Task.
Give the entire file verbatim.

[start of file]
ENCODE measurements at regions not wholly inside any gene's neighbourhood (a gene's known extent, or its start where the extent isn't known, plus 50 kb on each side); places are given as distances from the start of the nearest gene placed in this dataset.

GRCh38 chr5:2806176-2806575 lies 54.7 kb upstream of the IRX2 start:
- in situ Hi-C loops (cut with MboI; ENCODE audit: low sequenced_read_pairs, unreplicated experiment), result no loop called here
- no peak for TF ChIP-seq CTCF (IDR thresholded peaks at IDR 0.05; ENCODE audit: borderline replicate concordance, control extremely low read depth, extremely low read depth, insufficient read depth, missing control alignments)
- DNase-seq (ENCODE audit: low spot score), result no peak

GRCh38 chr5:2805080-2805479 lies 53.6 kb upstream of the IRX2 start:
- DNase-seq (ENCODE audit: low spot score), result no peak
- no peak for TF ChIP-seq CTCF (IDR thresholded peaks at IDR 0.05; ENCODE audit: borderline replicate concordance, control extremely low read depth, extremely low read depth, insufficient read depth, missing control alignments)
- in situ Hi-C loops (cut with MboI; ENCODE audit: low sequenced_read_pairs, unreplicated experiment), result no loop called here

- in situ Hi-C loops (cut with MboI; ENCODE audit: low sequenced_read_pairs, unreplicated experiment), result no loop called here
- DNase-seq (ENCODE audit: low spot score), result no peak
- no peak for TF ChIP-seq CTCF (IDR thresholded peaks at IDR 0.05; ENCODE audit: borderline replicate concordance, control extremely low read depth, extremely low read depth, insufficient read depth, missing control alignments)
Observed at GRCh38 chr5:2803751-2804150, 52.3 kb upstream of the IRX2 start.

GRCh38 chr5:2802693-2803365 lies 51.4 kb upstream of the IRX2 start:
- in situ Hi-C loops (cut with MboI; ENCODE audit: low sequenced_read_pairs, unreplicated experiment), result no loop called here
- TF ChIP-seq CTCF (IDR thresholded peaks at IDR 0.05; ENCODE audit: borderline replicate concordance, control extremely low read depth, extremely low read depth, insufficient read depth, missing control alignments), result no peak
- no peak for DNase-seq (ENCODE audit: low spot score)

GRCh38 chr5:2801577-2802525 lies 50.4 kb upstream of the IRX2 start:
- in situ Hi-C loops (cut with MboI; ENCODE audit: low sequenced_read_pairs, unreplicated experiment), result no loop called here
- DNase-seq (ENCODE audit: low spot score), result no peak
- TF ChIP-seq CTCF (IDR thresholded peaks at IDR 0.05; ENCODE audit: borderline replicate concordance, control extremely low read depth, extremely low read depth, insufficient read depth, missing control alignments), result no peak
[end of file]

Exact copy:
ENCODE measurements at regions not wholly inside any gene's neighbourhood (a gene's known extent, or its start where the extent isn't known, plus 50 kb on each side); places are given as distances from the start of the nearest gene placed in this dataset.

GRCh38 chr5:2806176-2806575 lies 54.7 kb upstream of the IRX2 start:
- in situ Hi-C loops (cut with MboI; ENCODE audit: low sequenced_read_pairs, unreplicated experiment), result no loop called here
- no peak for TF ChIP-seq CTCF (IDR thresholded peaks at IDR 0.05; ENCODE audit: borderline replicate concordance, control extremely low read depth, extremely low read depth, insufficient read depth, missing control alignments)
- DNase-seq (ENCODE audit: low spot score), result no peak

GRCh38 chr5:2805080-2805479 lies 53.6 kb upstream of the IRX2 start:
- DNase-seq (ENCODE audit: low spot score), result no peak
- no peak for TF ChIP-seq CTCF (IDR thresholded peaks at IDR 0.05; ENCODE audit: borderline replicate concordance, control extremely low read depth, extremely low read depth, insufficient read depth, missing control alignments)
- in situ Hi-C loops (cut with MboI; ENCODE audit: low sequenced_read_pairs, unreplicated experiment), result no loop called here

- in situ Hi-C loops (cut with MboI; ENCODE audit: low sequenced_read_pairs, unreplicated experiment), result no loop called here
- DNase-seq (ENCODE audit: low spot score), result no peak
- no peak for TF ChIP-seq CTCF (IDR thresholded peaks at IDR 0.05; ENCODE audit: borderline replicate concordance, control extremely low read depth, extremely low read depth, insufficient read depth, missing control alignments)
Observed at GRCh38 chr5:2803751-2804150, 52.3 kb upstream of the IRX2 start.

GRCh38 chr5:2802693-2803365 lies 51.4 kb upstream of the IRX2 start:
- in situ Hi-C loops (cut with MboI; ENCODE audit: low sequenced_read_pairs, unreplicated experiment), result no loop called here
- TF ChIP-seq CTCF (IDR thresholded peaks at IDR 0.05; ENCODE audit: borderline replicate concordance, control extremely low read depth, extremely low read depth, insufficient read depth, missing control alignments), result no peak
- no peak for DNase-seq (ENCODE audit: low spot score)

GRCh38 chr5:2801577-2802525 lies 50.4 kb upstream of the IRX2 start:
- in situ Hi-C loops (cut with MboI; ENCODE audit: low sequenced_read_pairs, unreplicated experiment), result no loop called here
- DNase-seq (ENCODE audit: low spot score), result no peak
- TF ChIP-seq CTCF (IDR thresholded peaks at IDR 0.05; ENCODE audit: borderline replicate concordance, control extremely low read depth, extremely low read depth, insufficient read depth, missing control alignments), result no peak